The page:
Matrix – The finer grained rock material filling the spaces between larger particles or crystals in a rock.
Matsitama Belt – Assemblage of metasedimentary rocks that lies on the western margin of the Zimbabwean Craton within the Matsitama Belt.
Maturity – Stage in the geomorphic cycle in which maximum relief and well-developed drainage are both present.
McArthur River – World’s largest high-grade uranium mine with proven and probable reserves of some 335.5 million pounds U3O8. Owned by Cameco Corporation (70%) and AREVA Resources Canada Inc. (30%).
Meander – Broad, looping bend in a river or curves in a stream that develop as the stream erodes the outer bank of a curve and deposits sediment against the inner bank .
Measured Mineral Resource – Part of a mineral resource for which quantity, grade or quality, densities, shape, and physical characteristics are so well established that they can be estimated with confidence sufficient to allow the appropriate application of technical and economic parameters, to support production planning and evaluation of the economic viability of the deposit. The estimate is based on detailed and reliable exploration, sampling and testing information gathered through appropriate techniques from locations such as outcrops, trenches, pits, workings and drill holes that are spaced closely enough to confirm both geological and grade continuity.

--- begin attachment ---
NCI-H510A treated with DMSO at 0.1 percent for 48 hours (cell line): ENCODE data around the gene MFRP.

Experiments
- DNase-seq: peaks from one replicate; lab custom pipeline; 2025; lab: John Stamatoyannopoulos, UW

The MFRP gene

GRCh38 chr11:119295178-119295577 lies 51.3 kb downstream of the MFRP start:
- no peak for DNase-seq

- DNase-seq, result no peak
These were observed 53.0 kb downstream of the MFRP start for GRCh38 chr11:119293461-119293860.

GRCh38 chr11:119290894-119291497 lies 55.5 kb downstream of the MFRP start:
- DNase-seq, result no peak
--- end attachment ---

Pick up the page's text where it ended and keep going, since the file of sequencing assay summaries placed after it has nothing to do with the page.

Mechanical Weathering – Set of all physical processes by which an outcrop is broken up into small particles.
Medial Moraine – Long stripe of rock debris carried on or within a glacier resulting from the convergence of lateral moraines where two glaciers join.
Medical Geology – Application of geologic science to problems of health such as those relating to mineral sources of toxic or nutritious elements and natural dispersal of toxic pollutants.
Mélange – Body of rocks consisting of large blocks of a map-able size of different rocks jumbled together with little continuity of contacts.
Mercalli Scale – Subjective scale for measuring the intensity of an earthquake based on how the earthquake is perceived by people and on the amount of destruction caused by the tremors.
Mesa – Land formation, less extensive than a plateau, having steep walls and a relatively flat top.
Mesh – 1D, 2D or 3D grid used to approximate a continuous or semi-continuous surface or volume for computer modelling.
Mesophere – Lower mantle.
Mesoproterozoic – Era some 1600 to 1000 mya with three periods; 1) Calymmian, 2) Ectasian, and 3) Stenian periods.
Mesozoic – Era of time during the Phanerozoic eon lasting from 251 million years ago to 65.5 million ago.